Interpreting Scriptures

This blog continues the series dealing with the Bible and scriptural issues.  It began with the 1st blog:  Reading the Bible Means Opening a Treasury.  The immediately preceding blog is The Canon of Scriptures.

There are several instances in the Gospels where Jesus asks the Jews committed to studying their Scriptures,  “Have you never read….?” (Matthew 21:16, 42; Mark 2:25) Or “Have you not read…?” (Matthew 12:3, 5; 19:4, 22:31; Mark 12:10,26; Luke 6:3).  It is a rhetorical question, for they no doubt had read these texts, but Jesus is really asking them, “Did you not understand this text to mean…” and then He provides the meaning He derives from the text.  As St. Hilary of Poitiers (d. 367AD) wrote, “Scripture is not in the reading but in the understanding.”  One can read all day, but if one doesn’t understand, if one is not inspired by the text, then one has not received the revelation which God intended to convey.

When our minds and hearts are dull, we read without understanding the words, and Jesus can ask us too, “Have you never read… never understood what the Scriptures say?”

“The interpreter, in fact, addresses and questions the biblical text.  In turn, the biblical text responds and confronts the interpreter who listens and discerns the meaning of what is being said.  The process is interactive and dynamic. … Thus, the biblical text is as much a ‘subject’ engaged in the dialogue as is the interpreter.  When the biblical interpreter, mistakenly in my view, sees the text of the Bible as an inanimate object or as merely a specimen to be analyzed, the interpreter quite naturally diminishes the ‘subjectivity’ (life) of the text.”  (James Aageson, WRITTEN ALSO FOR OUR SAKE: PAUL AND THE ART OF BIBLICAL INTERPRETATION, p 13)  

We read the Scriptures in order to encounter Christ, to have Him revealed to us.  Yet, as the Saints recognized, sometimes the meaning of the text, its ultimate purpose is hidden from our eyes.  A literal reading of the text will not help, for we need to seek beyond the obvious sense of the text to discover the revelation which God has placed there for us.  St. Clement of Alexandria  (d. ca 212AD) wrote:

“’The meaning of the Scriptures is hidden for many reasons.  First, in order that we might search and be always watchful in seeking out the words of salvation; then, because it was not fitting that everyone should know this meaning, lest they suffer hard as a result of understanding incorrectly what was said by the Spirit for the good’…  Clearly Clement is extending to the whole of the Scriptures what Jesus said regarding the parables (Mark 4:11-13).”  (Bertrand de Margerie, AN INTRODUCTION TO THE HISTORY OF EXEGESIS, Vol 1, p 84)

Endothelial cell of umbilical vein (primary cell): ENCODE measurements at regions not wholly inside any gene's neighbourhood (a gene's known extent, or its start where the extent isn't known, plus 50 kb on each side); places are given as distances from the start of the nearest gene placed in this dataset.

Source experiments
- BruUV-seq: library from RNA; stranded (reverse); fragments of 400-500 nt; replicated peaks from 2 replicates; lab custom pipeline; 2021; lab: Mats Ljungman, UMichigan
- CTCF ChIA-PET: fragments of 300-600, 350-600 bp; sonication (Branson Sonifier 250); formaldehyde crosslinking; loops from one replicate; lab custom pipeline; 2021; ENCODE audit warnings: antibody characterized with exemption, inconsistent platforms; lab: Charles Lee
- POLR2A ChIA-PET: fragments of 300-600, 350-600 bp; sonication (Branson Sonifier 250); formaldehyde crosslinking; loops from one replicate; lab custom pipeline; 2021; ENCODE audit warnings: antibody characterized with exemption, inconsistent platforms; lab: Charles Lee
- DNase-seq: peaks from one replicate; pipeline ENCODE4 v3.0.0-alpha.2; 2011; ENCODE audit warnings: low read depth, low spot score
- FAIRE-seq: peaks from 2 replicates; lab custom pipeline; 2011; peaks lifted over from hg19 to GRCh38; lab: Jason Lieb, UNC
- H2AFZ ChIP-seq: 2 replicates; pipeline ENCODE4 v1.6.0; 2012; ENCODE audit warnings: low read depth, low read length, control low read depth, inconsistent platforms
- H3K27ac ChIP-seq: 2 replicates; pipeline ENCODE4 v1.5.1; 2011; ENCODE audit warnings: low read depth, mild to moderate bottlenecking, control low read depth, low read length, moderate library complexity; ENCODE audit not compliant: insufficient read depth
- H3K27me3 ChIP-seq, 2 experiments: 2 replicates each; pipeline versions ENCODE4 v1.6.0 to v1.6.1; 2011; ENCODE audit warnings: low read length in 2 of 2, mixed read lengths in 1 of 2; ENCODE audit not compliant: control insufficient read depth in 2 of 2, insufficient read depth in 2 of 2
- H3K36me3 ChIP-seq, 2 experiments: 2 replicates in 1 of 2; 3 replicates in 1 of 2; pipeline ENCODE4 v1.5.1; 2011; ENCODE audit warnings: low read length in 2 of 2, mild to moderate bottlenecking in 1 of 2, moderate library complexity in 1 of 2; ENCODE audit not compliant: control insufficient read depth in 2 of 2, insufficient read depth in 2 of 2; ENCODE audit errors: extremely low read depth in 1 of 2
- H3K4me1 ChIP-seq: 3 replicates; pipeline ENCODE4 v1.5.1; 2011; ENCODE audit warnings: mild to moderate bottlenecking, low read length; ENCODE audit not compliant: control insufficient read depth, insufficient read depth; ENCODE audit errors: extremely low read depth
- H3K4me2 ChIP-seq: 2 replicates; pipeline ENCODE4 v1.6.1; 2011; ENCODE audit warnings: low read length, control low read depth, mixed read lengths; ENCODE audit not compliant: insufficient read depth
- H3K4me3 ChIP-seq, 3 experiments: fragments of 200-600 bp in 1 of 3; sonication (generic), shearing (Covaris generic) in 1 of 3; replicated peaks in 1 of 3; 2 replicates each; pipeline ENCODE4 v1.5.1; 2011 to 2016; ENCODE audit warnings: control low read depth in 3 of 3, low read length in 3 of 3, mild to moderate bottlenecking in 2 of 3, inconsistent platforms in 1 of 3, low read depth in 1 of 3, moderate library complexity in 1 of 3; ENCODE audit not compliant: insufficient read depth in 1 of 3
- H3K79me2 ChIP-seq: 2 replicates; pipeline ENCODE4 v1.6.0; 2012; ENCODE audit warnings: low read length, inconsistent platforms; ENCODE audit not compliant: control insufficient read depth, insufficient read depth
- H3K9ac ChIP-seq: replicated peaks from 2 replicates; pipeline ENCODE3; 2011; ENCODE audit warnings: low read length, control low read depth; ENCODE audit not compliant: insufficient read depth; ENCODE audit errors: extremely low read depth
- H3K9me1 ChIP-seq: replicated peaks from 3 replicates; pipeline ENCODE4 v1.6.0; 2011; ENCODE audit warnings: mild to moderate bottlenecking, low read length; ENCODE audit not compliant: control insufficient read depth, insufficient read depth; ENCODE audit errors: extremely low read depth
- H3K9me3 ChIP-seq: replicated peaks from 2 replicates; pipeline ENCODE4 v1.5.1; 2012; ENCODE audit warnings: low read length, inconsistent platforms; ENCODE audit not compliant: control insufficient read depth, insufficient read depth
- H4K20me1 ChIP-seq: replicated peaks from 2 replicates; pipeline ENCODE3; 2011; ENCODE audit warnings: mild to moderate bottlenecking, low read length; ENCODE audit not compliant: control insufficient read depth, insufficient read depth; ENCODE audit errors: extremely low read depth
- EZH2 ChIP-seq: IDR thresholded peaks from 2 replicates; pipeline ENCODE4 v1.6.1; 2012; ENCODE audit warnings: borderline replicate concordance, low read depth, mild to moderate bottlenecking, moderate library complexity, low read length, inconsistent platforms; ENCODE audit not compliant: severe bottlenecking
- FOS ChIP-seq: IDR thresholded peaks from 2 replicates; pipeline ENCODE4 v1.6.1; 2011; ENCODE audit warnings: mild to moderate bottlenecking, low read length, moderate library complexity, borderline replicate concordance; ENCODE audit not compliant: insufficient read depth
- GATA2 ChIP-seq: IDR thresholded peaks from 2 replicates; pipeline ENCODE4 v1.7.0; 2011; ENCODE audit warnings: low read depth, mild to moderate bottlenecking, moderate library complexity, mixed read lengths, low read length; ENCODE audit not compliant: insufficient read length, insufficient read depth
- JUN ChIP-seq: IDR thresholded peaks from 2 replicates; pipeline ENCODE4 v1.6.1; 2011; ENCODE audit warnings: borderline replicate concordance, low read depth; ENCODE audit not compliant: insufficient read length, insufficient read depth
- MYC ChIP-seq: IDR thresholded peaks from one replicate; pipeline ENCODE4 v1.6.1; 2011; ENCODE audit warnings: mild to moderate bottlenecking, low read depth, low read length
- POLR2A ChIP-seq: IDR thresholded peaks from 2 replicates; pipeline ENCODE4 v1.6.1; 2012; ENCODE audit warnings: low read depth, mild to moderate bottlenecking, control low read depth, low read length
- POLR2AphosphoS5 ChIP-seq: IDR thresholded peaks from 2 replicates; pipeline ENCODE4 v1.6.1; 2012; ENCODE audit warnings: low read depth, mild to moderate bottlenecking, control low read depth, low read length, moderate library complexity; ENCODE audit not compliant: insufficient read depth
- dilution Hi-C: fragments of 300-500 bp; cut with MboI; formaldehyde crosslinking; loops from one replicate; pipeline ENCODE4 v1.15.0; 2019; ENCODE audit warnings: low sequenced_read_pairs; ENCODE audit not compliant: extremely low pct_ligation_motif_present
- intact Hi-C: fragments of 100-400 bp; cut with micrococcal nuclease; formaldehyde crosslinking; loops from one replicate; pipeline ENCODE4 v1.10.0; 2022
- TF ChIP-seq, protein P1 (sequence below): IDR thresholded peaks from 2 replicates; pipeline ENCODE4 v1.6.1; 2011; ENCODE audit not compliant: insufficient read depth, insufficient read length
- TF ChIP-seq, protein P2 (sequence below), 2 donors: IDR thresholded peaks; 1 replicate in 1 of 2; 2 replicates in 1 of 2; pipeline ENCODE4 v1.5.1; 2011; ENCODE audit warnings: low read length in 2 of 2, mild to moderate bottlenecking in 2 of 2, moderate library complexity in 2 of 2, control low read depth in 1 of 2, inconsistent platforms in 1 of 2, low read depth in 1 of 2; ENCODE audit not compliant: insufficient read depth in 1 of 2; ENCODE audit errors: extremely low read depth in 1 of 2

St. Clement believes the hidden meaning in Scriptures is intentionally put there by God, as Origen (d. 202 AD) said, that we might search for the meaning; to hunger and thirst for righteousness, requires us to go beyond the obvious and literal, to want something more from God.   It may also be the case that there are some texts that God does not want certain people to assume they understand, because in fact they misunderstand the text.  God wants us to be aware of this possibility, so that we move with humility, wisdom and love, and with the understanding of the community of God’s people rather than arrogantly assuming we know best ourselves.   Additionally, interpreting the Scriptures is not just gathering information about God, it is allowing our inner selves to be formed by God.  Consider the marytered saint Irenaeus (d. 202 AD):

“In other words, exegesis was not a purely academic exercise for Irenaeus.  It was part of Christian preparation for martyrdom.  To be a good interpreter of the Scriptures, one must be disposed to lay down one’s life to be united to the witness of their authors (many of whom were martyrs), to render a testimony in blood to their testimony in writing.  It is in this way that one will be able to go through and beyond the apologetic demonstration of the truth from the Scriptures to the theological self-demonstration of the Trinitarian God himself.”  (Bertrand de Margerie, AN INTRODUCTION TO THE HISTORY OF EXEGESIS, Vol 1, p 76)

The reading of Scripture bears witness to Christ.  The reading of Scripture serves the purpose of making us witness to Christ crucified and risen (John 15:27; Acts 1:8).   Thus the Scriptures are not trying to lead us to a text, but to the Son of God.  We are not worshippers of the Bible, but rather we worship the Triune God whom the Bible reveals to us.

Next:  The Old and New Testaments (A)

One thought on “Interpreting Scriptures

  1. Pingback: The Old and New Testaments (A) | Fr. Ted’s Blog

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